Despite calls to examine President Obama's job proposals nearly two weeks ago, House Education and the Workforce Committee Republican held a fourth hearing attacking the National Labor Relations Board, which enforces workers' labor rights.
"I just wish this House would put half as much effort into addressing America's top concern of jobs and the economy," said Rep. George Miller (D-CA), the senior Democrat of the committee. "This committee should be doing whatever it can to grow and strengthen our nation's middle class. Because we know that when working families are doing well, the country is strong. There is still time to get the committee back on track with the American people's agenda. But that time is running short."
In light of committee's inaction on President Obama's American Jobs Act, Miller announced an "eForum' inviting the American people to submit their stories about how the economic downturn has affected their lives in several areas. The eForum on jobs will initially run until Monday, October 3, and focus on gathering stories from the American people in the areas of education, construction and long-term unemployment. Selected stories will be published on the committee's website as the eForum progresses.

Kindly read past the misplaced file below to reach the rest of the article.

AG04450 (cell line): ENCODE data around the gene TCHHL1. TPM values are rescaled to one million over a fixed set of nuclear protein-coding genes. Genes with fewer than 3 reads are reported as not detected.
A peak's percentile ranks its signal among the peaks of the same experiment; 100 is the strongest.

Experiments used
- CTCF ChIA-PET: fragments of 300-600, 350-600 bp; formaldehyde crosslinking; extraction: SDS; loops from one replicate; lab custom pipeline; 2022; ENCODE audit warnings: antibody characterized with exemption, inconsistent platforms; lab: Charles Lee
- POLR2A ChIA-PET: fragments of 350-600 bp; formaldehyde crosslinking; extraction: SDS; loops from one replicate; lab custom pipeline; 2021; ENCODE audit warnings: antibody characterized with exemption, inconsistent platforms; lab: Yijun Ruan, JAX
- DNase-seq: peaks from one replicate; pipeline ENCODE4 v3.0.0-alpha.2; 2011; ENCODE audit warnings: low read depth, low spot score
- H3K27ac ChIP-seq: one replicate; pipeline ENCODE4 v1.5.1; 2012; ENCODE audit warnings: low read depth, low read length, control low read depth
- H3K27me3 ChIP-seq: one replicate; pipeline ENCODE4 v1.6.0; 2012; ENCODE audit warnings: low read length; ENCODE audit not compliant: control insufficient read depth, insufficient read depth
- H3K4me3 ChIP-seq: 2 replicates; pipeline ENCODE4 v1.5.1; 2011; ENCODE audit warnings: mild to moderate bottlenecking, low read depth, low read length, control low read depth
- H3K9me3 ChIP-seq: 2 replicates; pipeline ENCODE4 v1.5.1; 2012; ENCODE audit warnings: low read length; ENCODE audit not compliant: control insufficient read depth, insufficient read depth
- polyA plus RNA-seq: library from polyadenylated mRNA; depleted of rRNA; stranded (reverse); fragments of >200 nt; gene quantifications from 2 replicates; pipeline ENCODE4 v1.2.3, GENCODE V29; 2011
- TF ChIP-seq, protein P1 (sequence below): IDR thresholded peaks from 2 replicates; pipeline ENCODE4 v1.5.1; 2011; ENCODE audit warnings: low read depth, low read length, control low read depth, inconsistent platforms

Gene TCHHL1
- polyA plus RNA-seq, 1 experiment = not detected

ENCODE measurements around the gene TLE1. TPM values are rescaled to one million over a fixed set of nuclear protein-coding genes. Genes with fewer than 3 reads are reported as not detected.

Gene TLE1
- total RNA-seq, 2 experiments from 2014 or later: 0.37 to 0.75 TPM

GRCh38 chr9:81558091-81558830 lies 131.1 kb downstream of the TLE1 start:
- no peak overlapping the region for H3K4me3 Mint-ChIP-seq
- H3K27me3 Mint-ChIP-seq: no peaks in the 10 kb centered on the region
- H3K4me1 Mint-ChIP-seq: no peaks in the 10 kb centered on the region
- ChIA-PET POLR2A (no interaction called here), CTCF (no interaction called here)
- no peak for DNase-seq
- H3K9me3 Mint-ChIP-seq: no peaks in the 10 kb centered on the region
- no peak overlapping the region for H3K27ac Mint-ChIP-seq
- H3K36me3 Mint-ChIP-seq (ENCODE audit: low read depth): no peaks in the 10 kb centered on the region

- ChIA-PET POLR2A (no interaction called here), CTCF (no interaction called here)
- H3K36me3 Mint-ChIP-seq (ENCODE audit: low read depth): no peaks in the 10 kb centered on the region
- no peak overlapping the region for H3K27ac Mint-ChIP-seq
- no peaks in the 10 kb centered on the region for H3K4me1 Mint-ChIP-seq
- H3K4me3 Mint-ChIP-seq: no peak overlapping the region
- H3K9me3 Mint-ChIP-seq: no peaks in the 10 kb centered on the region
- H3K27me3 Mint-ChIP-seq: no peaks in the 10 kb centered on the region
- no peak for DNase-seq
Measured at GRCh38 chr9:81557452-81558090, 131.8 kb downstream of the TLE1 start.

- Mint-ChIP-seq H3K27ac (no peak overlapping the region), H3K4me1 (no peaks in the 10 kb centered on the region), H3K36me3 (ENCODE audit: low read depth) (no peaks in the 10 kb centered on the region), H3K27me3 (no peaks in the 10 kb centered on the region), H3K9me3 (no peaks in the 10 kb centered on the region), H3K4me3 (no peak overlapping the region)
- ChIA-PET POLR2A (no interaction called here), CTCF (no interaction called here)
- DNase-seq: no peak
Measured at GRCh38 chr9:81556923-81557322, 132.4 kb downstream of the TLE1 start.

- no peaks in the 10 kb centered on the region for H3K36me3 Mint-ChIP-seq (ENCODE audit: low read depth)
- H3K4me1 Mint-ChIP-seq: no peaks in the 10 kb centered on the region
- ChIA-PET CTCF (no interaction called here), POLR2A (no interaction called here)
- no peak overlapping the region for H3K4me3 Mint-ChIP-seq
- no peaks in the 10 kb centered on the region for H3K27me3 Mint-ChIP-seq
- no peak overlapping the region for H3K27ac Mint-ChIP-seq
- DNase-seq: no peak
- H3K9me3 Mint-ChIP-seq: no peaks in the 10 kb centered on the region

"With 14 million Americans looking for work, time is of the essence. In order to effectively evaluate the President's job proposal, Congress must gather facts from Americans who have first-hand experience with this economy," said Miller in a video announcing the e-forum.
Instead, the committee examined a handful of rulings and proposals recently made by the National Labor Relations Board restoring precedents and modernizing agency processes.
For instance, the NLRB recently issued a requirement that businesses post a free notice outlining the basic rights and responsibilities of both workers and employers under the National Labor Relations Act, which has drawn criticisms from Republicans and corporate interests.
"The president unveiled his jobs bill two weeks and it was introduced in Congress this week by Congressman Larson. Yet we're here talking about a poster," said Rep. Rob Andrews (D-NJ).
The notice make clear workers' rights to join, or not to join, a union; or to engage, or refrain from engaging, any union activities.
"I believe that complaints about this posting requirement reveal that criticism of the Board on this matter is a political attack rather than an objective view that the Board should not inform employees of their federally protected rights," said Arthur Martin, partner at Schuchat, Cook and Werner in St. Louis. "The notice posting will serve the very important and very necessary purpose of informing all parties in the workplace of conduct that may be inappropriate."